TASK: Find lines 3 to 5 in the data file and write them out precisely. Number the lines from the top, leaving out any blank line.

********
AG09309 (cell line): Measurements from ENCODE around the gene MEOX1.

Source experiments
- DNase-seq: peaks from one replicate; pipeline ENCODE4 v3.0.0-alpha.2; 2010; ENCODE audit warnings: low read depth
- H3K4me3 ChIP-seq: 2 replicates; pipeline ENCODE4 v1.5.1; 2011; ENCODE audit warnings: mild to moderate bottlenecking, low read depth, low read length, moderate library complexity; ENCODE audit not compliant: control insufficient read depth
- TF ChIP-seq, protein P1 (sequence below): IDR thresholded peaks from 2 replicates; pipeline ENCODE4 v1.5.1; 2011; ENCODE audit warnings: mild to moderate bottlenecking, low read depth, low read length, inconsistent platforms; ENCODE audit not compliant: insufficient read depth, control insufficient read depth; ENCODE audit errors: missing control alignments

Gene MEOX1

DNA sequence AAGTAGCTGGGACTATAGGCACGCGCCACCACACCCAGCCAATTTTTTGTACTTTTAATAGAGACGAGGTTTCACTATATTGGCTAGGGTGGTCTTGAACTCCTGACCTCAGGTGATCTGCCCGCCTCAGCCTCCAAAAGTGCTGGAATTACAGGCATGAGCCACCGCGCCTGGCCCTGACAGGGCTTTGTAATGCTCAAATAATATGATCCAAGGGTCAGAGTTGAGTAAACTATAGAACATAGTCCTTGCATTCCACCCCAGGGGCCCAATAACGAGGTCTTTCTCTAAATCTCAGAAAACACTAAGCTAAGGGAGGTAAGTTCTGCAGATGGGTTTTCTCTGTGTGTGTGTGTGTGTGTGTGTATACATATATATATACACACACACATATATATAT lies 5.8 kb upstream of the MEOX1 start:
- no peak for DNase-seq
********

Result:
- DNase-seq: peaks from one replicate; pipeline ENCODE4 v3.0.0-alpha.2; 2010; ENCODE audit warnings: low read depth
- H3K4me3 ChIP-seq: 2 replicates; pipeline ENCODE4 v1.5.1; 2011; ENCODE audit warnings: mild to moderate bottlenecking, low read depth, low read length, moderate library complexity; ENCODE audit not compliant: control insufficient read depth
- TF ChIP-seq, protein P1 (sequence below): IDR thresholded peaks from 2 replicates; pipeline ENCODE4 v1.5.1; 2011; ENCODE audit warnings: mild to moderate bottlenecking, low read depth, low read length, inconsistent platforms; ENCODE audit not compliant: insufficient read depth, control insufficient read depth; ENCODE audit errors: missing control alignments